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We've always been "apprecianados" of soft white dinner rolls, the "squishy white bread" reminiscent of Sunday dinners of the '50s and '60s. These rolls are another variation on that theme. We plucked the recipe from our baker's message board, accessed on bakingcircle.com; here's the "conversation" that prompted its appearance.
"ChrisF" started things off. "Looking for the recipe for the German Potato rolls that are made in Holmes County, an Amish community in Ohio. They are so light and have a good flavor." Nine messages later (there are currently 23 in the thread), "SAS" replied: "Several months ago some members of my family (cousins, etc.) had dinner at an Amish home. It was quite an experience. The Amish family does dinners (by reservation) for up to 50 people. There were 36 of us and we all sat in their kitchen. It was a looonnng room with the sink, stove, etc. at one end and long tables filling the rest of the kitchen. While we were eating they were washing dishes and putting them away. They had a small room where they sold handmade things (soap, peanut butter spread, aprons, etc.) They also sold a small handwritten cookbook. In that book is a recipe for potato rolls also. Here it is just as it was written:
1 cup sugar
1 T salt
3/4 cup lard
2 cups mashed potatoes
1 pint warm water
2 packages yeast
8 cups bread flour
"Soak yeast in warm water, then mix everything together and mix well. Let rise till twice in size. Shape rolls, put in pans and let rise. Bake at 350°F for 20 to 25 minutes, or until brown."
Well, as usual, we can't let well enough alone. We tinkered with this recipe -- mainly its size, in order to be able to knead the dough in a bread machine -- and the following formula is the result. These rolls have the characteristic golden brown, rounded, smooth top of a classic dinner roll; we like to bake them rather tightly spaced, in a 9 x 13-inch pan, so that they crowd each other and become pull-apart rolls, with unbrowned sides, as they're baking. For round rolls that are browned all over, place them in a larger pan, farther apart, so that they won't touch one another while they're baking.
1/3 cup (2 1/2 ounces) sugar
1 1/2 teaspoons salt
6 tablespoons (3 ounces) butter
1 cup (7 1/4 ounces) unseasoned mashed potatoes, lightly packed*
2 1/2 teaspoons instant yeast
3/4 cup water (potato water, if possible)
4 1/4 cups (18 ounces) King Arthur Unbleached All-Purpose Flour
*1 medium-to-large baking potato will yield 8 ounces of mashed potato.
Manual/Mixer Method: In a medium-sized mixing bowl, combine all of the ingredients, and mix until the dough starts to leave the sides of the bowl. Transfer the dough to a lightly greased or floured surface, and knead it for 6 to 8 minutes, or until it's smooth and shiny. Or knead it in a mixer, using the dough hook. Place the dough in a lightly greased bowl or rising bucket, turn to coat, cover the container with plastic wrap, and let the dough rise till it's doubled in bulk, about 90 minutes.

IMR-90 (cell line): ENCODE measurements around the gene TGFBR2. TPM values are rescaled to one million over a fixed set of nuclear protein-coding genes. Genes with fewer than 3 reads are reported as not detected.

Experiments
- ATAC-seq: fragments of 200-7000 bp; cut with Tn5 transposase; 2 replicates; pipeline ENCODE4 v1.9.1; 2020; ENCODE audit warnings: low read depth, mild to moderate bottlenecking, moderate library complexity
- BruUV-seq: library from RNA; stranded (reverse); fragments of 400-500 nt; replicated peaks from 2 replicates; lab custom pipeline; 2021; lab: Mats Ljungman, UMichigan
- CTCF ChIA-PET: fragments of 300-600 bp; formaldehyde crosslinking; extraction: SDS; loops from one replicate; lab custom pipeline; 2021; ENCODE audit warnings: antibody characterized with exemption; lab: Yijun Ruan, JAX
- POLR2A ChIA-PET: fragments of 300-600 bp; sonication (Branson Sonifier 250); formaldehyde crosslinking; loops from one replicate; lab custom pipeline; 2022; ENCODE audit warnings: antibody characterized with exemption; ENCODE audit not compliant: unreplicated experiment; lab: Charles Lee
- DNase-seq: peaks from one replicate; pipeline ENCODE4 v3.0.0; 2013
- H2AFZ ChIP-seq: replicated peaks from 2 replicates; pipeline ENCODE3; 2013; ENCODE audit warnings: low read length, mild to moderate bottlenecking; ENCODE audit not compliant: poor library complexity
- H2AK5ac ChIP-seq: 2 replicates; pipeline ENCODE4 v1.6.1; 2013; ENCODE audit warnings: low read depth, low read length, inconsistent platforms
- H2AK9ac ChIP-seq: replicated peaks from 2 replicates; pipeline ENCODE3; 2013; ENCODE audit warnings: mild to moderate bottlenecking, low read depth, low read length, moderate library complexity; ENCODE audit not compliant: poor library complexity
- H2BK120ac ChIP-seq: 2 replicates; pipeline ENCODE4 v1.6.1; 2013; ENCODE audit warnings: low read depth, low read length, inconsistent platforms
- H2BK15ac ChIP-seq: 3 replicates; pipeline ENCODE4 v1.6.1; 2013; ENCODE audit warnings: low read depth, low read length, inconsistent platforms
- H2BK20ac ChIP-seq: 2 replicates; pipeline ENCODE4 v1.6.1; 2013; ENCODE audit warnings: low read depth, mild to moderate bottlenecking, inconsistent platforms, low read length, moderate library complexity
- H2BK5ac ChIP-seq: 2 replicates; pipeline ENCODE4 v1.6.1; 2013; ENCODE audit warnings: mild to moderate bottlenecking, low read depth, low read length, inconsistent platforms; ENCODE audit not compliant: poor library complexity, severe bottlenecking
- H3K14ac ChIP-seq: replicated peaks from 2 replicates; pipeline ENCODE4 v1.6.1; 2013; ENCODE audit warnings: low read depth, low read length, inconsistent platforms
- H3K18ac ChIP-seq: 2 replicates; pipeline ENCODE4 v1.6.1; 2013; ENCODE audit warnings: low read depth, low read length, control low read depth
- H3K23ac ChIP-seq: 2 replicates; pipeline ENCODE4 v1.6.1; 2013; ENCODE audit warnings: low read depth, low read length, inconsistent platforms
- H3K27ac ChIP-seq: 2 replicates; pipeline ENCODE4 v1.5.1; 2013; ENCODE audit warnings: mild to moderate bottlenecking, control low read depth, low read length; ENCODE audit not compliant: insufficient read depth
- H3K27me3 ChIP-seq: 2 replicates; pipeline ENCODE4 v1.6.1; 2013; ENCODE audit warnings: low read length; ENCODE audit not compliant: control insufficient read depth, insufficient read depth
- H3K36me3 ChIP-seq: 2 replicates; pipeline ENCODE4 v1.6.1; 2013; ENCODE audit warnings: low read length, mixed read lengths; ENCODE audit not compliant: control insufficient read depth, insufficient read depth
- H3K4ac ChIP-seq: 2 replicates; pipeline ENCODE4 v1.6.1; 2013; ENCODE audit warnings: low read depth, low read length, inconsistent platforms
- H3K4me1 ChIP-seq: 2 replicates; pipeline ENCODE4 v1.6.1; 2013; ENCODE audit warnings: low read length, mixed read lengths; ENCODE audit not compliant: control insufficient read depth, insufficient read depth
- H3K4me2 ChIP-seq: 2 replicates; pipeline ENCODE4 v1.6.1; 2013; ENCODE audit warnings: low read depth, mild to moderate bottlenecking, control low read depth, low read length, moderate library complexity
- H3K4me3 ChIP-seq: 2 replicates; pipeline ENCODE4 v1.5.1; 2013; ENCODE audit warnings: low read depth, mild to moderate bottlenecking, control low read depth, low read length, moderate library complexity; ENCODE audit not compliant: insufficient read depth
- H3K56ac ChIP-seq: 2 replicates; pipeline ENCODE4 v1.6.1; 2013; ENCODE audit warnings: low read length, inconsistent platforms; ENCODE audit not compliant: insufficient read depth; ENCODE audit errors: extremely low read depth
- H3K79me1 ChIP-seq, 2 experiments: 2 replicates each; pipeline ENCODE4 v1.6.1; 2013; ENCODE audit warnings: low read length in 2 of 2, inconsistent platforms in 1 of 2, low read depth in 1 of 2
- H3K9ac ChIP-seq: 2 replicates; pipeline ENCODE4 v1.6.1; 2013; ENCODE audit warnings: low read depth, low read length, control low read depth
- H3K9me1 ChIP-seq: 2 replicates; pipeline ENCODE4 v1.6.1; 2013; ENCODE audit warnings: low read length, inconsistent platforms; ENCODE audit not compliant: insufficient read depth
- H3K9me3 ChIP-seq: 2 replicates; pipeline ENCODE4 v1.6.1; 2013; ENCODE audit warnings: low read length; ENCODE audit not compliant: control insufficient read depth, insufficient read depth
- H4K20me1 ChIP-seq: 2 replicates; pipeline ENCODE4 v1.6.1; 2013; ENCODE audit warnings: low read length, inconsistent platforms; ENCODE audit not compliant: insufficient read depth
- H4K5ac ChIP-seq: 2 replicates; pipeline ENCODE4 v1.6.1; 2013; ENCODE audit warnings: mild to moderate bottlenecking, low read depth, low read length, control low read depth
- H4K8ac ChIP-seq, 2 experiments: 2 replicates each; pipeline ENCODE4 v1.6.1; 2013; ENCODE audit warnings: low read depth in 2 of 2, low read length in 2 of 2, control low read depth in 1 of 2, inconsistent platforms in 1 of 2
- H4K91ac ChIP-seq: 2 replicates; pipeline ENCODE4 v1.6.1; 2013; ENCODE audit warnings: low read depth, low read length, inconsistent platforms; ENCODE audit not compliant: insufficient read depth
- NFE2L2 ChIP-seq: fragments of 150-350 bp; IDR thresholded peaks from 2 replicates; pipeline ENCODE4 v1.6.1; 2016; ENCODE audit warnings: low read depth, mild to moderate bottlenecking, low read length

Bread Machine Method: Place all the ingredients into the pan of your bread machine in the order recommended by the manufacturer (usually, liquids first, yeast last). Program the machine for dough or manual, and press Start. Check the dough about 10 minutes before the end of the final kneading cycle and adjust its consistency as necessary by adding additional water or flour to form a soft, smooth ball. Allow the machine to complete its cycle, then allow the dough to remain in the machine till it's doubled in bulk, perhaps an additional 30 minutes or so.
Shaping: To make stand-alone rolls, divide the dough into 16 equal pieces. If you want to make soft-sided, pull-apart rolls, divide the dough into 15 pieces. This isn't as challenging as it sounds: first, divide the dough into three equal pieces (about 375g, 14 ounces, each). Pinch off one piece, about the size of a racquetball or handball (75g, 2 3/4 ounces), off each of the three pieces, setting the pinched-off pieces aside; then simply divide what's left of the three pieces into four pieces each. Presto! Fifteen balls of dough. Gently roll the dough balls under your cupped fingers till they're nice and round.
Place the 16 dough balls onto a parchment-lined or lightly greased baking sheet or sheets, leaving about 2 inches between them. Or place the 15 dough balls into a lightly greased 9 x 13-inch pan, spacing them evenly in five rolls of three balls each. Cover the pan(s) with a proof cover or lightly greased plastic wrap, and allow the rolls to rise for about 2 hours, till they're quite puffy; the rolls in the 9 x 13-inch pan should be touching (or almost touching) one another.
Baking: Bake the rolls in a preheated 350°F oven for 20 to 25 minutes, till they're golden brown. Remove them from the oven, carefully turn them out of the pan -- the pull-apart rolls will come out all in one piece -- and brush them with melted butter, if desired. Serve warm or at room temperature. Yield: 15 or 16 rolls.
Nutrition information per serving (1 pull-apart roll, 74g): 200 cal, 6g fat, 5g protein, 28g complex carbohydrates, 4g sugar, 1g dietary fiber, 41mg cholesterol, 223mg sodium, 117mg potassium, 58RE vitamin A, 2mg vitamin C, 2mg iron, 6mg calcium, 58mg phosphorus.
This recipe reprinted from The Baking Sheet Newsletter, Vol. XIII, No. 2, Winter 2002 issue.